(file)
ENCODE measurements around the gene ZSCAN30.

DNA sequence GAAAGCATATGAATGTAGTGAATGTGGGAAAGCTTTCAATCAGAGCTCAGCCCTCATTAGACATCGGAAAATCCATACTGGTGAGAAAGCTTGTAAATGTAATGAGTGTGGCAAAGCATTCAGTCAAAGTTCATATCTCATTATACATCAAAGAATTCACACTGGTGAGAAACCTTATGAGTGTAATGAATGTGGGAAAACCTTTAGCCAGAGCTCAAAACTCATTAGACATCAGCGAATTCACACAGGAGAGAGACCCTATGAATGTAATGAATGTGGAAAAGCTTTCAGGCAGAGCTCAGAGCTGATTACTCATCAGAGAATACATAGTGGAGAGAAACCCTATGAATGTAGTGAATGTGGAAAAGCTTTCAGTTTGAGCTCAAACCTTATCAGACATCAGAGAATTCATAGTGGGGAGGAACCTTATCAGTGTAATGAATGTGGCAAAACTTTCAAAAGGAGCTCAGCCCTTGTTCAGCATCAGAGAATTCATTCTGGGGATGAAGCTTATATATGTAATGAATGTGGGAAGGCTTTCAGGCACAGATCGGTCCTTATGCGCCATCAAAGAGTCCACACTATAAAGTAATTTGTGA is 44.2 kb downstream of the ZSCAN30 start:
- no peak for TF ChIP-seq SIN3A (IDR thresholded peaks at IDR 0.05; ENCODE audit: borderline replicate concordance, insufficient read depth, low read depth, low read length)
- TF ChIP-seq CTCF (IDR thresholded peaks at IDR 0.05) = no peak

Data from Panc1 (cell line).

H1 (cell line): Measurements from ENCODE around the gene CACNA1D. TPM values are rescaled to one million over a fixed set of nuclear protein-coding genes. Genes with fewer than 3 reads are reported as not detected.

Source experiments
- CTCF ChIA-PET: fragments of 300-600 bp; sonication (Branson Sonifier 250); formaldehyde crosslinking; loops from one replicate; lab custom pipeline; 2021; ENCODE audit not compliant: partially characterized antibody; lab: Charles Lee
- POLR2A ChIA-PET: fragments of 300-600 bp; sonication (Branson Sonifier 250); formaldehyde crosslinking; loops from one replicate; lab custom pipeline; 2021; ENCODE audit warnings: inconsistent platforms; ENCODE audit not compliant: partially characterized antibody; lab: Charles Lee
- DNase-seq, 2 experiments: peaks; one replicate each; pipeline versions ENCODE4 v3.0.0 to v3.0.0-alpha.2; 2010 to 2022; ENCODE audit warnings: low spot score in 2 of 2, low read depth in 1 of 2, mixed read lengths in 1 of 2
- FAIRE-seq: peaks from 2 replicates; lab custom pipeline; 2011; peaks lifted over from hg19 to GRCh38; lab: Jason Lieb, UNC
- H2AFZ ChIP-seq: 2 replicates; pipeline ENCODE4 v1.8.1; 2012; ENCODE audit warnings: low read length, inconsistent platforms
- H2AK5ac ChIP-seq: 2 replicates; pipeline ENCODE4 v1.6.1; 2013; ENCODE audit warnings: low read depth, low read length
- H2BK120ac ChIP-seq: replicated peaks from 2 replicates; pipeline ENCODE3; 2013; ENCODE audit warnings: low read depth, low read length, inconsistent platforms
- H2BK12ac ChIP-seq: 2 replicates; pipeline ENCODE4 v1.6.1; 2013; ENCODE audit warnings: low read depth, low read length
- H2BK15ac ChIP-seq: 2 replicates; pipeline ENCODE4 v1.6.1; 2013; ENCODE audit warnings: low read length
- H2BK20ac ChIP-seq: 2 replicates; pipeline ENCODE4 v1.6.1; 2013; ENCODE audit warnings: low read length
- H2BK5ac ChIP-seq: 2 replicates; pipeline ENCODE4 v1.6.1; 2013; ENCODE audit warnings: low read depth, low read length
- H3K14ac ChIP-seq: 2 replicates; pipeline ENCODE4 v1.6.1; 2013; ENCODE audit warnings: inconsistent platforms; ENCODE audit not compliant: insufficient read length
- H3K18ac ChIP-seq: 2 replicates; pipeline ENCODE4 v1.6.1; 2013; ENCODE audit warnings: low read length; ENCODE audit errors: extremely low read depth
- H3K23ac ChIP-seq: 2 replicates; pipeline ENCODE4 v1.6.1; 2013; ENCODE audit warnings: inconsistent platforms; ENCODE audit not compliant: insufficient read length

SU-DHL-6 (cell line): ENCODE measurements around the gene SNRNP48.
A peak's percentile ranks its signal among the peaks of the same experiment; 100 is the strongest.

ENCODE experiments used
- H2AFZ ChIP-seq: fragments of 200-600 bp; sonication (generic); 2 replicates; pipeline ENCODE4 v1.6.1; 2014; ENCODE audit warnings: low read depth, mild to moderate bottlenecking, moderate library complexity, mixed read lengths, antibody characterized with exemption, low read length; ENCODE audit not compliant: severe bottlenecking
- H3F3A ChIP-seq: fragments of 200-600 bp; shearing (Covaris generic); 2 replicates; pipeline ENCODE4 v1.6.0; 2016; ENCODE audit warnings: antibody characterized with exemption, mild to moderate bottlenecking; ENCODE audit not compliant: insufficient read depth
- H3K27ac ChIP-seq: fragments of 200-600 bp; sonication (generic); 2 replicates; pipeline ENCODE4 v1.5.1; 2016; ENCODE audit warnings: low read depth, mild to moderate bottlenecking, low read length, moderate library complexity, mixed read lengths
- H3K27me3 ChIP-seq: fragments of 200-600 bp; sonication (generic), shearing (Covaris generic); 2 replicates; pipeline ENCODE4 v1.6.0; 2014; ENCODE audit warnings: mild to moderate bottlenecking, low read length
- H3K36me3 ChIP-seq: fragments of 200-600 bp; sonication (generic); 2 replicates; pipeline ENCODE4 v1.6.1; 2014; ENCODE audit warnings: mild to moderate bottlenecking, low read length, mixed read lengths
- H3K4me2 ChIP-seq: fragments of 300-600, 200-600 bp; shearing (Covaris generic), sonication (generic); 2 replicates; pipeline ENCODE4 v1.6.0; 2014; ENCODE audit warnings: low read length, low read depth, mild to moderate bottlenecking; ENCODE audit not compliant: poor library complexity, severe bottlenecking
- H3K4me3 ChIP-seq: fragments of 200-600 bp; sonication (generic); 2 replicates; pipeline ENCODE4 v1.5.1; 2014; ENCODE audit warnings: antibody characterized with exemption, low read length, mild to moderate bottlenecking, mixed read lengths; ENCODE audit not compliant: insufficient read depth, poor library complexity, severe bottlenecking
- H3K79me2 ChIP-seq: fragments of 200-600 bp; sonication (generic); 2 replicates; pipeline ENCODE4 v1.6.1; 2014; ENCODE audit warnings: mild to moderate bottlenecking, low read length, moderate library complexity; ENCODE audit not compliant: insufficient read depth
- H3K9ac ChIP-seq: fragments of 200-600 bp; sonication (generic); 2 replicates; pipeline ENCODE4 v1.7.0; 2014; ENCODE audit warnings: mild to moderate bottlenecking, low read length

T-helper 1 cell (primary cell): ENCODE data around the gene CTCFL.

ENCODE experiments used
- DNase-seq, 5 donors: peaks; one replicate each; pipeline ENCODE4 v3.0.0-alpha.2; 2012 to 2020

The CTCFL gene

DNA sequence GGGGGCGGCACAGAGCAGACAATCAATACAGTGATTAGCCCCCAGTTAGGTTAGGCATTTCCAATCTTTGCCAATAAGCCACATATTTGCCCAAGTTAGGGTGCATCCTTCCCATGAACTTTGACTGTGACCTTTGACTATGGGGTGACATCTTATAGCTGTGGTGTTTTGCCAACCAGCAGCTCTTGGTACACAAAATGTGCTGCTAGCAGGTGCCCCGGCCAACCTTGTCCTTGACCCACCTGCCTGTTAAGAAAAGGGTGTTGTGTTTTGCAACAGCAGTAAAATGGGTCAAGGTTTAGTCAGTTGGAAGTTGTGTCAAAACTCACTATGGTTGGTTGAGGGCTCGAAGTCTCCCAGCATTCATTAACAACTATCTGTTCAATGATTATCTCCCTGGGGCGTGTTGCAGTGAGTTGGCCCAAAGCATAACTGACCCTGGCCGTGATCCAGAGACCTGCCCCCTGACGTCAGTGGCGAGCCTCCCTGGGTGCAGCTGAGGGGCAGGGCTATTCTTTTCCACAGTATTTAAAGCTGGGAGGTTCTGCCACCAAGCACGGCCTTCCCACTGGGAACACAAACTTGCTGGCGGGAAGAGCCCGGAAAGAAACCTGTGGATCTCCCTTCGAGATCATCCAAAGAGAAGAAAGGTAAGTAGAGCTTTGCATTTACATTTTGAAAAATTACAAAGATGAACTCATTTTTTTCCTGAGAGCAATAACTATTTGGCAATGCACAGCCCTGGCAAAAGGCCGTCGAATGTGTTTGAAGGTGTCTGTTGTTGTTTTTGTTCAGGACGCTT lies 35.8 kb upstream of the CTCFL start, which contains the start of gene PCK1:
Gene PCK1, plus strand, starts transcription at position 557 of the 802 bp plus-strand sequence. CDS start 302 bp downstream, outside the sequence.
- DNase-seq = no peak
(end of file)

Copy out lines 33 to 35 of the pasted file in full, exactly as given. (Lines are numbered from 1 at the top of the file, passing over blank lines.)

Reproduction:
- H3K9ac ChIP-seq: fragments of 200-600 bp; sonication (generic); 2 replicates; pipeline ENCODE4 v1.7.0; 2014; ENCODE audit warnings: mild to moderate bottlenecking, low read length

T-helper 1 cell (primary cell): ENCODE data around the gene CTCFL.

ENCODE experiments used